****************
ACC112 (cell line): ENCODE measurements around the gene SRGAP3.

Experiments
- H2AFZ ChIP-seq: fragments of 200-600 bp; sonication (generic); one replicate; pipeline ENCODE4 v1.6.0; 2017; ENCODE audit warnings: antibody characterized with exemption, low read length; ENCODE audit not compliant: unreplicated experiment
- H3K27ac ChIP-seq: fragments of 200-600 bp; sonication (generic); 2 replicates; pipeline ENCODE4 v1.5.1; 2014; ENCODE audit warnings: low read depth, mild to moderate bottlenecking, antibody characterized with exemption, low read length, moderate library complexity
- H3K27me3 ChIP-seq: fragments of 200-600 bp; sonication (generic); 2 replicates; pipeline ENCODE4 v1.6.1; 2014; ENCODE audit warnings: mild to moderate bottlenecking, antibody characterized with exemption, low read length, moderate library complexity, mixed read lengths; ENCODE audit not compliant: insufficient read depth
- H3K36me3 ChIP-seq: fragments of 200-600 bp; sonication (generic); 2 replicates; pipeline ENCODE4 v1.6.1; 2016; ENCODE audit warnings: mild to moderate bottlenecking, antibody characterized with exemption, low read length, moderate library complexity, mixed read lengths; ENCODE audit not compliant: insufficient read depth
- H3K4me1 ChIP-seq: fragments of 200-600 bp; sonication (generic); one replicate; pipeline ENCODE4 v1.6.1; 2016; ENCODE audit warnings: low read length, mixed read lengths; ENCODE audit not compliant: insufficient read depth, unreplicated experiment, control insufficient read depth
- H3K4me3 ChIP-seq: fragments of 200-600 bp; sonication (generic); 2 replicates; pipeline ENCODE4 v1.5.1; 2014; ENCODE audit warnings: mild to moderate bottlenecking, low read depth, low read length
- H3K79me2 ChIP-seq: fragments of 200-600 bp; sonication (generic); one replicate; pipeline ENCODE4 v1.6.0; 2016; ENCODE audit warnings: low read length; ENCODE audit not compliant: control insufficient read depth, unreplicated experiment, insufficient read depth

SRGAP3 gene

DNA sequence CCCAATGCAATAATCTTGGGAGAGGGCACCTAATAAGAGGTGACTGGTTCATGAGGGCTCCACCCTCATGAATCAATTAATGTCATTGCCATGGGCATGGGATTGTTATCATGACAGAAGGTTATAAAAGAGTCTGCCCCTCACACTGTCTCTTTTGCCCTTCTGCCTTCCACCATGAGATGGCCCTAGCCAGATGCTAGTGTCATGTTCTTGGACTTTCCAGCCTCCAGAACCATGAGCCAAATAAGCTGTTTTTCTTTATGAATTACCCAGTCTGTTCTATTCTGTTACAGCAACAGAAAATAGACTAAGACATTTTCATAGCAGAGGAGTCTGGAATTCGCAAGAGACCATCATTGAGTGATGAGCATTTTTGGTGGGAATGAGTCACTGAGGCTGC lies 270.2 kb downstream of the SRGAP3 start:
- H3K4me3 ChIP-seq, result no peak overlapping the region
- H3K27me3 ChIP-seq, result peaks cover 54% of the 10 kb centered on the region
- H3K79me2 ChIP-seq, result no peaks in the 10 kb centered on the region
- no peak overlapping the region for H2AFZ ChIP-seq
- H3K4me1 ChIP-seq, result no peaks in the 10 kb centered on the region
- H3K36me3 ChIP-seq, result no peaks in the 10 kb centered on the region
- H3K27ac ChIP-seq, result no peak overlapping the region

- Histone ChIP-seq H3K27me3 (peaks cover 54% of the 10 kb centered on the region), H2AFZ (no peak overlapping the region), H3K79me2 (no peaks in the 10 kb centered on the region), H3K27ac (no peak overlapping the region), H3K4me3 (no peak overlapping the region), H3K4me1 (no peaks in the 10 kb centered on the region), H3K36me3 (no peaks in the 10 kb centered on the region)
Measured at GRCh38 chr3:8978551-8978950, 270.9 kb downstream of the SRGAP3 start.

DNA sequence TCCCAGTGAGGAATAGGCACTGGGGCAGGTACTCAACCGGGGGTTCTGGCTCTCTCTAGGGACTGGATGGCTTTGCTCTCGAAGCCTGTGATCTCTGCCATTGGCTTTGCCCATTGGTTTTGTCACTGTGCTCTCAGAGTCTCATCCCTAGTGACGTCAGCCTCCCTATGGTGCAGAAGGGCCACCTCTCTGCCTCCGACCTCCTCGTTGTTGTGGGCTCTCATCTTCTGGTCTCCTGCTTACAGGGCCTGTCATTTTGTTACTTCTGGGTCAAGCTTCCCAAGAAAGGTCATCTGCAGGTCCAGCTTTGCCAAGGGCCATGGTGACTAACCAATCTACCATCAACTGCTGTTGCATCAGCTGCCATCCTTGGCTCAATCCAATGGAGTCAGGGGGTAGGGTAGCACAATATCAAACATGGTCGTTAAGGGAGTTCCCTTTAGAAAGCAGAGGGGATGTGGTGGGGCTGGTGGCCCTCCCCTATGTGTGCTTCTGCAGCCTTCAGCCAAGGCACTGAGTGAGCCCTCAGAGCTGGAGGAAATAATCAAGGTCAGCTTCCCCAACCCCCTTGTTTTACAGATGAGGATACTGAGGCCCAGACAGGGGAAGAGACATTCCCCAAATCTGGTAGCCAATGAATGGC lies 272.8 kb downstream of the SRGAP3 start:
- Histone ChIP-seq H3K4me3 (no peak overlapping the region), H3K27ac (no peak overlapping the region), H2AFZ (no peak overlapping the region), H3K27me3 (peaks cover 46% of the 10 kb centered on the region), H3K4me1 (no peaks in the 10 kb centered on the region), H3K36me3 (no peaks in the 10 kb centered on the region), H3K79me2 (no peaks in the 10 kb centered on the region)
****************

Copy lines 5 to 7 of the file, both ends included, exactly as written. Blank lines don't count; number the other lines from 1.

- H3K27me3 ChIP-seq: fragments of 200-600 bp; sonication (generic); 2 replicates; pipeline ENCODE4 v1.6.1; 2014; ENCODE audit warnings: mild to moderate bottlenecking, antibody characterized with exemption, low read length, moderate library complexity, mixed read lengths; ENCODE audit not compliant: insufficient read depth
- H3K36me3 ChIP-seq: fragments of 200-600 bp; sonication (generic); 2 replicates; pipeline ENCODE4 v1.6.1; 2016; ENCODE audit warnings: mild to moderate bottlenecking, antibody characterized with exemption, low read length, moderate library complexity, mixed read lengths; ENCODE audit not compliant: insufficient read depth
- H3K4me1 ChIP-seq: fragments of 200-600 bp; sonication (generic); one replicate; pipeline ENCODE4 v1.6.1; 2016; ENCODE audit warnings: low read length, mixed read lengths; ENCODE audit not compliant: insufficient read depth, unreplicated experiment, control insufficient read depth